Fig. 1: The fundus examination showed no glaucomatous optic neuropathy in OU in May 2019. The fundus in October 2021 showed an increase in cup-to-disc ratio in OU and a RNFL defect (arrow) in the inferotemporal side of the optic disc in the OD, which was more prominent (arrowhead) in January 2022

Fig. 2: Humphrey 24-2 perimetry showed an enlarging superonasal step VF defect in the OD

Fig. 3: OCT showed normal results at the initial presentation in July 2021. Then, progressive thinning of RNFL thickness in OU was noted in January 2022


We report a case of new-onset open-angle glaucoma after receiving the Moderna vaccine. The patient suffered from bilateral IOP elevation immediately following the second vaccination dose. Furthermore, she developed a glaucomatous visual field (VF) defect OD and progressive thinning of RNFL thickness OU on OCT 6 months later. We are unaware of the previous report about the relationship between glaucoma and COVID-10 vaccination in the literature review. This is the first report of new-onset open-angle glaucoma presumably associated with COVID-19 vaccination.

As we know, dysfunction of aqueous outflow causes elevated IOP in glaucoma. This may occur due to partial obstruction in the trabecular meshwork, damage to the trabecular endothelial cells, and decreased permeability of endothelium of the Schlemm’s canal. Other possible mechanisms involve oxidative stress and dysregulation in the immune, hormone, and sympathetic systems,6 which may be associated with immunization by vaccines.

Vaccination is a safe and effective way to prevent infectious disease, but the adverse event is inevitable. Ng et al.7 reviewed the COVID-19 vaccine-induced ocular adverse events, and facial nerve palsy was the most reported. Other complications included cornea graft rejection, uveitis, superior ophthalmic vein thrombosis, and acute macular neuroretinopathy in 89 subjects. Recently Singh et al.5 reported 0.06 cases of glaucoma per million doses for mRNA-1273. Most glaucoma cases were reported within the 1st week following vaccination. They also found the older age-groups (60s–70s) had a high frequency of glaucoma after receiving the Moderna vaccine.

COVID-19 infection was known to have ocular manifestations. Previous studies have shown that the virus can invade the ocular surface and inner ocular tissue. The nucleocapsid protein antigen was isolated in the conjunctiva, iris, and trabecula of the COVID-19 patient.8,9 Besides, COVID-19 infection was reported associated with new-onset glaucoma in a 66-year-old female, and the viral RNA was identified in her aqueous humor.10 The SARS-CoV-2 spike glycoproteins share the antigenic mimicry with human proteins. In light of the cross-reactivity of the SARS-CoV-2 proteins with human tissues, viral proteins may induce autoimmunity, or exacerbate underlying conditions. The proinflammation caused by COVID-19 infection also imposes the body in an oxidative stress environment.11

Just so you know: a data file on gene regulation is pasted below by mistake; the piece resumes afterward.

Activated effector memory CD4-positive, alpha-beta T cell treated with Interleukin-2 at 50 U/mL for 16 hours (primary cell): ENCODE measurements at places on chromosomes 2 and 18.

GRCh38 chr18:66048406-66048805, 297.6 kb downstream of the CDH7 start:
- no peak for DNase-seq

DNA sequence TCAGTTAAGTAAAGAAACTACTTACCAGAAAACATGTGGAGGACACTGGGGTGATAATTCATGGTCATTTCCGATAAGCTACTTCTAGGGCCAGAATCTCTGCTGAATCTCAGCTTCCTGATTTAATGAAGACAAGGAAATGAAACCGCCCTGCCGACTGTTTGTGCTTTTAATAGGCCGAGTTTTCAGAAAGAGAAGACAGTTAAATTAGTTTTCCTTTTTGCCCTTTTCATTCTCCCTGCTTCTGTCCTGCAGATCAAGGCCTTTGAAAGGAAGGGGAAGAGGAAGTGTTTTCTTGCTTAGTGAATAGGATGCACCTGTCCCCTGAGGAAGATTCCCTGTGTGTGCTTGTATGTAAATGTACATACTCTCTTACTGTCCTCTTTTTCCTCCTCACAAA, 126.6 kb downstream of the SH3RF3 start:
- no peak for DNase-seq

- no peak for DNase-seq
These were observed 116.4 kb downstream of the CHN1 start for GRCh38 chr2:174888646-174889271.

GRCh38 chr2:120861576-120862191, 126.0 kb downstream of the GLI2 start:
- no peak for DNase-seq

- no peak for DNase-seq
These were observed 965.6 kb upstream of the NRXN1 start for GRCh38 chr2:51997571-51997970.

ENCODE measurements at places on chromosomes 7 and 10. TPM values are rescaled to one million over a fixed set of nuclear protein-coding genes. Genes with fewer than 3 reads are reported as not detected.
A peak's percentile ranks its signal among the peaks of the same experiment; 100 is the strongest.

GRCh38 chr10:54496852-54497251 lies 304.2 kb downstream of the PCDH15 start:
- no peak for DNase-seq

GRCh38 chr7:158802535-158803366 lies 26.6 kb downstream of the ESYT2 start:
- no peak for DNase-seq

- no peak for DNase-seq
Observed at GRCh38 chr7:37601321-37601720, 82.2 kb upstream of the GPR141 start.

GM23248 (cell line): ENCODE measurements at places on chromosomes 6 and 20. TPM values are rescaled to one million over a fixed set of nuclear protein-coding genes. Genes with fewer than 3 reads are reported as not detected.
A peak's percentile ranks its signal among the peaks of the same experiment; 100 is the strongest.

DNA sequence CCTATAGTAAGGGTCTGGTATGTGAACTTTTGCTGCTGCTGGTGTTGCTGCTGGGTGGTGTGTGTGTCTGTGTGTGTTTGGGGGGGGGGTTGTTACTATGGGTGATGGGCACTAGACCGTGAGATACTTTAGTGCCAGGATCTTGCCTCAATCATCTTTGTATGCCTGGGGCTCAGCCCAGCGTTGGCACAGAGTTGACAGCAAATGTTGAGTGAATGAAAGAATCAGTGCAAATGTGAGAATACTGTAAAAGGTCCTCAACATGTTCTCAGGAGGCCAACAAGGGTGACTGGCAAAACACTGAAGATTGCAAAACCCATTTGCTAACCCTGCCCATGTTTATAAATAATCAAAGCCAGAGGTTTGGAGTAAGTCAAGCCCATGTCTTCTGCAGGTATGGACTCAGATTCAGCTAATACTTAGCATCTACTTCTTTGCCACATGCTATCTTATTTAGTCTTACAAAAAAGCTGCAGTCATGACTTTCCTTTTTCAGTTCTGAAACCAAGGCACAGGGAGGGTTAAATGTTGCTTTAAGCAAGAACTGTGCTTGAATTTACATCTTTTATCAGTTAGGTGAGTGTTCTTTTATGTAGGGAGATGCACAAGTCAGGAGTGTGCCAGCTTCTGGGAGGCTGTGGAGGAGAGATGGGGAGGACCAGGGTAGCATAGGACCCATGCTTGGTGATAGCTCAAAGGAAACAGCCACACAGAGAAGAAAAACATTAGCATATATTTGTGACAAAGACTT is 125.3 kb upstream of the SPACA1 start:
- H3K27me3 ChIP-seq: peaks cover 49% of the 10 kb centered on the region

Several possible pathophysiologic mechanisms were proposed: ocular inflammation, oxidative stress, and increased serum glucocorticoid. COVID-19 mRNA vaccines may activate humoral and cell-mediated immunity and produce antibodies against SARS-CoV-2 spike glycoprotein. Expressed spike protein in the circulation after vaccination can dysregulate immunity and cause a pro-inflammatory response. Molecular mimicry between vaccines and ocular tissue can trigger an immune response to self-antigens. Vaccine adjuvants are also associated with triggering inflammatory disorders.12,13 The inflammation and autoimmune dysregulation may cause low-grade, chronic trabecular inflammation, which plays a role in the development of glaucoma.14 In addition, inflammation induces imbalanced oxidative stress. The reactive oxygen species and free radicals cause structural and functional damage to the trabecular meshwork. The spike protein could interact with angiotensin-converting enzyme 2 receptors and cause angiotensin II overactivity and less generation of angiotensin 1–7, in which condition can possibly increase the IOP.15 Last, the mRNA vaccines were hypothesized to provoke endogenous corticosteroid production.16 The increased serum glucocorticoid can cause changes to the microstructure of trabecular meshwork. Besides, the retinal inflammation related to vaccines can also accelerate the degeneration of retinal ganglion cells coupled with glaucoma.

Glaucoma in association with COVID-19 vaccination is extremely rare. Our case did not have glaucomatous signs in the previous document and there was a temporal relationship between vaccination and the occurrence of glaucoma. Though the causality was presumed and the pathogenesis needs to be verified, open-angle glaucoma may be a rare but severe ocular adverse event after COVID-19 vaccination.


This is the first case report of open-angle glaucoma presumably associated with COVID-19 vaccination. Though the low incidence of COVID-19 vaccine-induced ocular adverse events, glaucoma may be one of the ocular complications. The ophthalmologist should pay attention to the risk of increased IOP following COVID-19 vaccination.


The authors have no financial relationships or conflicts of interest related to this work. Informed consent to participating in the study and publishing data and photographs were obtained from all patients. This report does not reveal any personal information about the patients.